The picture above, from National Geographic, and the one below, from Science News, are artist’s conceptions of Yi qi, another winged dinosaur, found in China and described recently in the journal Nature by Xing Xu and colleagues. This one is pigeon-sized, much smaller than the “poodle from hell” I wrote about a few days ago. The name is Mandarin for “strange wing,” and is pronounced “yee chee.”
This winged theropod lived about 160 million years ago, and only one individual has has yet been found. (A theropod is a particular category of dinosaur, from some of which all modern birds descended.)
The fossil is incomplete, missing the hind parts; so the tail in the paintings represents the artist’s imagination.
Unlike the early ancestors of birds, it had a naked, bat-like membrane stretched between the digits of its forelimbs and its body. While it had feathers, there were none on its wings except for the leading edges.
Because of the missing tail, we don’t know whether the creature could actually glide or fly or both; but the discoverers are guessing from its weight distribution it probably glided mostly.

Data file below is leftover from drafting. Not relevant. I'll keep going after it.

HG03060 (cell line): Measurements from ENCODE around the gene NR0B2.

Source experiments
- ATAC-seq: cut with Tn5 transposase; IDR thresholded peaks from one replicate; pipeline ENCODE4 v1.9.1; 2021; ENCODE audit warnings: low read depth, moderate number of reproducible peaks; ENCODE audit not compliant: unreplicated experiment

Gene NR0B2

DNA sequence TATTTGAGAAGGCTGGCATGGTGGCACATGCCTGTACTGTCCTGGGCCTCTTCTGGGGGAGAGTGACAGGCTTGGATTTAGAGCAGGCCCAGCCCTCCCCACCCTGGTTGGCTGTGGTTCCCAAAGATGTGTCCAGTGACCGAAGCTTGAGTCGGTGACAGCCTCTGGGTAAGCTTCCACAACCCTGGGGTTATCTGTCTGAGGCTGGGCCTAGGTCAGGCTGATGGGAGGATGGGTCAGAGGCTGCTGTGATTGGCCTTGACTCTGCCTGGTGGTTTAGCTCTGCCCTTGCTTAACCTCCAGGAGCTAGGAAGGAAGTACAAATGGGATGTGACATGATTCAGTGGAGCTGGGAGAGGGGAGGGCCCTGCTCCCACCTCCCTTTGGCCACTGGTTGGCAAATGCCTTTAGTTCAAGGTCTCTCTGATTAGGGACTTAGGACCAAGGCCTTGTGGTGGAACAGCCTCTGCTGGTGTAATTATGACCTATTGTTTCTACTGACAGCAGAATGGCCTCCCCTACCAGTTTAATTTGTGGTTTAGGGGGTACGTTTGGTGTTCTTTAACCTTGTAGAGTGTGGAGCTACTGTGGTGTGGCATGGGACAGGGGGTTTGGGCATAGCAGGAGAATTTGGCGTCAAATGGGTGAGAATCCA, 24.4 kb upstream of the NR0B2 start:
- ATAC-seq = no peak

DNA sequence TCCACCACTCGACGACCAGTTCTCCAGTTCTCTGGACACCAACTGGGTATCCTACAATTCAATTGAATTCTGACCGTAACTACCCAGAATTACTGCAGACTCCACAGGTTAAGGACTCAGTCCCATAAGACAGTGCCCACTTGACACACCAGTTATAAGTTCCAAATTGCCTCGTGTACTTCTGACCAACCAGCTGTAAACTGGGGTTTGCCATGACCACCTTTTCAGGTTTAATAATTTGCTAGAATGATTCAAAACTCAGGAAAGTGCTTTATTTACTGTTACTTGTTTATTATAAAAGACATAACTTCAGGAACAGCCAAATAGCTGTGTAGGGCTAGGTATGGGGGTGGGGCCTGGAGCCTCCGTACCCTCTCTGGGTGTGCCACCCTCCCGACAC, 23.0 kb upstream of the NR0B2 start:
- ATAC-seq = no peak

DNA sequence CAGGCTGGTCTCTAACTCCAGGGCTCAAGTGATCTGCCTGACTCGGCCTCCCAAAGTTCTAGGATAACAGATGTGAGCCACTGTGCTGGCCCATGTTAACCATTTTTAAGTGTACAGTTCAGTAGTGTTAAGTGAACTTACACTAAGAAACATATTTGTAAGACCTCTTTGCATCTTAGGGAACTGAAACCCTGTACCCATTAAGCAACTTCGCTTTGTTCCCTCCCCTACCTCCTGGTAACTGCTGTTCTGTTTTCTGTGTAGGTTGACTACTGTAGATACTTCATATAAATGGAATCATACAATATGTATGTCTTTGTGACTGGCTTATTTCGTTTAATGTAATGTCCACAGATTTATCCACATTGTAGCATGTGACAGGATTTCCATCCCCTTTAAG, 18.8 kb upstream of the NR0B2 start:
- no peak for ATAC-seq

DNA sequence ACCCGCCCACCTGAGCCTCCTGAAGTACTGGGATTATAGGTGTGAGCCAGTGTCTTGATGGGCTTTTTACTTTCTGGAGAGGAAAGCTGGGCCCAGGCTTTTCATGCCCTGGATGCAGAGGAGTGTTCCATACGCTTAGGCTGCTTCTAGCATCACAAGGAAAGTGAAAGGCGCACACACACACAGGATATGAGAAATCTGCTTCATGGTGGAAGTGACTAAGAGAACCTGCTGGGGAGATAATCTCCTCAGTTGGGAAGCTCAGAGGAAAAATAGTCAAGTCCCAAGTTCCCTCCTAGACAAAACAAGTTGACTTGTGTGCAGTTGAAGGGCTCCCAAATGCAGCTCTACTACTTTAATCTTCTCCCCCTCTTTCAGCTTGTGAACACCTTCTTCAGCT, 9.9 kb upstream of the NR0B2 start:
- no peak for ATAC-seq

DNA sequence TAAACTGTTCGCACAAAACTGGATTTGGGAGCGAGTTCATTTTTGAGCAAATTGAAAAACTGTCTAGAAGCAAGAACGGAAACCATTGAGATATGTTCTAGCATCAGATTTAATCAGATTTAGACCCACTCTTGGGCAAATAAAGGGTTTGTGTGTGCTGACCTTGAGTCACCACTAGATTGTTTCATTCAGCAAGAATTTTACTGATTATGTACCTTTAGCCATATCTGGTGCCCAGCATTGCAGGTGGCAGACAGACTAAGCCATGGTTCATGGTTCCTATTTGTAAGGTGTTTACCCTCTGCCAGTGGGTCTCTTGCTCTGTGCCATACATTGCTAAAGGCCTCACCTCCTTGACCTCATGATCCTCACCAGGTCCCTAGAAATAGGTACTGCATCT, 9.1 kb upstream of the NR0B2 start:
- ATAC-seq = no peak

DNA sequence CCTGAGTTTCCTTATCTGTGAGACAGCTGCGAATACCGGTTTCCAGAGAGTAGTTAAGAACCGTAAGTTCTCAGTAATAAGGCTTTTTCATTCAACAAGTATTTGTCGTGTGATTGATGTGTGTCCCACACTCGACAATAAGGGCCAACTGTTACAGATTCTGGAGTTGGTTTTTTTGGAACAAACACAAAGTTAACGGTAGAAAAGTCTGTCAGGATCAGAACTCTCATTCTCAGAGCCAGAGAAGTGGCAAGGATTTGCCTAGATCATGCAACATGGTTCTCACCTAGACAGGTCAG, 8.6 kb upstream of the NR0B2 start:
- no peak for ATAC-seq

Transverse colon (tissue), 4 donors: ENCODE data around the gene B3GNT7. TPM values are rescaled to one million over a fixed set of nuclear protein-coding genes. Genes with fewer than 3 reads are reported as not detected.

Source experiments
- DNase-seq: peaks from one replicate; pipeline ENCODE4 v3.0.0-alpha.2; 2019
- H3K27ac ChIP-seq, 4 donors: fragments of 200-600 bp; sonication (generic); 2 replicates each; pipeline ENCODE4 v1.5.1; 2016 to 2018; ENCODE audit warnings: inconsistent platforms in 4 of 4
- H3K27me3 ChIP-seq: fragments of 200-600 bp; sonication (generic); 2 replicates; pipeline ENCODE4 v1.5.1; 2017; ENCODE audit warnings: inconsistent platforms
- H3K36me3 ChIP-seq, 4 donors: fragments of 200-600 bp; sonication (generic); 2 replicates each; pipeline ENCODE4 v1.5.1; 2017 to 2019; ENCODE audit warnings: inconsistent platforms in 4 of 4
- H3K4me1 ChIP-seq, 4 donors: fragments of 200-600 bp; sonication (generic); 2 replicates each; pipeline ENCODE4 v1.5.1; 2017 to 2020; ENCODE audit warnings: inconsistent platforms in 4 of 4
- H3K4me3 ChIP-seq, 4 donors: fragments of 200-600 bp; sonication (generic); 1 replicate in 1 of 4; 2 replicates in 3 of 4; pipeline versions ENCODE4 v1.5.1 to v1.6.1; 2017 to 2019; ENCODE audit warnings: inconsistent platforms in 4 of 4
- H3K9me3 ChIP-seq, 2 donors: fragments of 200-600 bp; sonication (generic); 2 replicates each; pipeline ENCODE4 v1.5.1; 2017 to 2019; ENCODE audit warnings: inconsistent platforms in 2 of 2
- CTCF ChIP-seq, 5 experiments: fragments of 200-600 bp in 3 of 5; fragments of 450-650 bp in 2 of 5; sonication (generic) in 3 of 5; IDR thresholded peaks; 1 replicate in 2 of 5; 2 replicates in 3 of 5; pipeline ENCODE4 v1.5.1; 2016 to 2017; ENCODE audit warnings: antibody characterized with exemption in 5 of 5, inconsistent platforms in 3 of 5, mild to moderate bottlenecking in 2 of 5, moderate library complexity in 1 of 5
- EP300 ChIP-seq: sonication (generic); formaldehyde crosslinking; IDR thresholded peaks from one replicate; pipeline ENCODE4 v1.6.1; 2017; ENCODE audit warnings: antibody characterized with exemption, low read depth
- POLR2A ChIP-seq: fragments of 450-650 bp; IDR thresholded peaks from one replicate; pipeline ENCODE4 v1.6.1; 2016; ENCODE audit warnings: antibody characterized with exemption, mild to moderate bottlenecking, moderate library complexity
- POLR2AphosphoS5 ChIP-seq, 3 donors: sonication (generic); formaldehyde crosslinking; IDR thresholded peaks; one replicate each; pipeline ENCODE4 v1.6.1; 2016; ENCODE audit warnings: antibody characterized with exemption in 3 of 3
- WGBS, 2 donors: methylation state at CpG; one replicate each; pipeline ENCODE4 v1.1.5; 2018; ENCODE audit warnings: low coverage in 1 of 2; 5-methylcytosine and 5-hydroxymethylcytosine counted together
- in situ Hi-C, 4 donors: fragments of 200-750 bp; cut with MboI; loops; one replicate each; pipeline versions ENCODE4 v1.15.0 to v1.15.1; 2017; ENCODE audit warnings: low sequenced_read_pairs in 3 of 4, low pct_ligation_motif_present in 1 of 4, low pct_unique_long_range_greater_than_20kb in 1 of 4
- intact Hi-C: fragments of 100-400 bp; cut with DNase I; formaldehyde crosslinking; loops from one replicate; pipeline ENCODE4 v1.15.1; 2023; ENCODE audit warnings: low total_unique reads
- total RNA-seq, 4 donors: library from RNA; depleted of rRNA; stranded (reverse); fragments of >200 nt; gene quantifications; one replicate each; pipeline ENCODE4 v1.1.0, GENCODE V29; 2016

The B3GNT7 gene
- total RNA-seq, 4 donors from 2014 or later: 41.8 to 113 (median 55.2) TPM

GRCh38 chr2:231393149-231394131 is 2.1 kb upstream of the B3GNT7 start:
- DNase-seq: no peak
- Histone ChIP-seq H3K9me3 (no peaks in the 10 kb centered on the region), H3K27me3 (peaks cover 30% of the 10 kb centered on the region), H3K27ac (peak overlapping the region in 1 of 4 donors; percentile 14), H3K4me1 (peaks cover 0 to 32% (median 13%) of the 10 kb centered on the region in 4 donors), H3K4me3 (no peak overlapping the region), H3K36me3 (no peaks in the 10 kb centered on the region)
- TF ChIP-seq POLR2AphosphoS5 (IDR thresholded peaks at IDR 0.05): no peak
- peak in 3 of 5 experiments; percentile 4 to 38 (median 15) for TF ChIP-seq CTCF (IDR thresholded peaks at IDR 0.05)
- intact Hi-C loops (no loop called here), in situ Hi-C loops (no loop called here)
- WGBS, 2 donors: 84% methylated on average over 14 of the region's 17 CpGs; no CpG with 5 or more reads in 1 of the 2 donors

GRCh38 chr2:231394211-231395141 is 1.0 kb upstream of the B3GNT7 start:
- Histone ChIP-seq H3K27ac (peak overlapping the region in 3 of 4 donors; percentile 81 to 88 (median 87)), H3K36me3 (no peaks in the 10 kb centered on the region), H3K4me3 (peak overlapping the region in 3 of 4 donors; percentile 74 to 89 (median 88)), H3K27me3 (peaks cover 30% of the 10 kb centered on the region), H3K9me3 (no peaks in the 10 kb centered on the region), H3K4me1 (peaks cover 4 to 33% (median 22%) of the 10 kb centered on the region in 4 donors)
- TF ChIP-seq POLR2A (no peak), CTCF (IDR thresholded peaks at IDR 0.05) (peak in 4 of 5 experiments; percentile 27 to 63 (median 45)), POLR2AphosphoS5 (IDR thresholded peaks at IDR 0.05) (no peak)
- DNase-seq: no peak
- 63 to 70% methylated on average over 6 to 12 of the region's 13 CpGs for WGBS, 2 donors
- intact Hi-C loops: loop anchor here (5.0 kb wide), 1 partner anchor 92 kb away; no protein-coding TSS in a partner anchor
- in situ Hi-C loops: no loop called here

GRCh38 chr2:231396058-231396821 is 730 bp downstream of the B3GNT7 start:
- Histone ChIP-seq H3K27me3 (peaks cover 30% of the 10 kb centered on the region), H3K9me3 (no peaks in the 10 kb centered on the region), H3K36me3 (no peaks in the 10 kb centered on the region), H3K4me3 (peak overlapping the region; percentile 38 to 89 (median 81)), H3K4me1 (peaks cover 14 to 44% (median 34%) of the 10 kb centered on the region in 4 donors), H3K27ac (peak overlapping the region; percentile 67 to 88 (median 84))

Two ways reptiles flew
For decades, it has been thought that reptiles took to the skies in one of two ways.
(1.) Many dinosaurs grew feathers–mostly fuzzy pin feathers–probably as protection for their bodies, in the same way fur provides such protection for mammals. Later, some of these developed into long, strong feathers for gliding; and eventually some small, feathered dinosaurs developed wings covered with feathers for flying.
(2.) Pterosaurs, however, were a different branch of reptile which never developed feathers. They flew with long, leathery, bat-like wings.
Yi qi took a strange middle path. It had feathers on it’s body, but only on the leading edges of it’s wings. The rest of the wings were just covered with skin like a pterosaur’s wing.
Nature provided the following amusing video about Yi qi’s possible flight capabilities.
“There are many questions remaining to answer about this bizarre dinosaur,” says Xu, who is making plans to search for more specimens.
In the late Jurassic period, when Yi lived, there were all manner of dinosaurs with varying shapes, sizes, and numbers of wings. It was a world of not-quite-birds and just-about-birds—and now bat-winged dinosaurs, too! [National Geographic]
“What a grand age of experimentation!” says Daniel Ksepka from the Bruce Museum, who was not involved in the study.”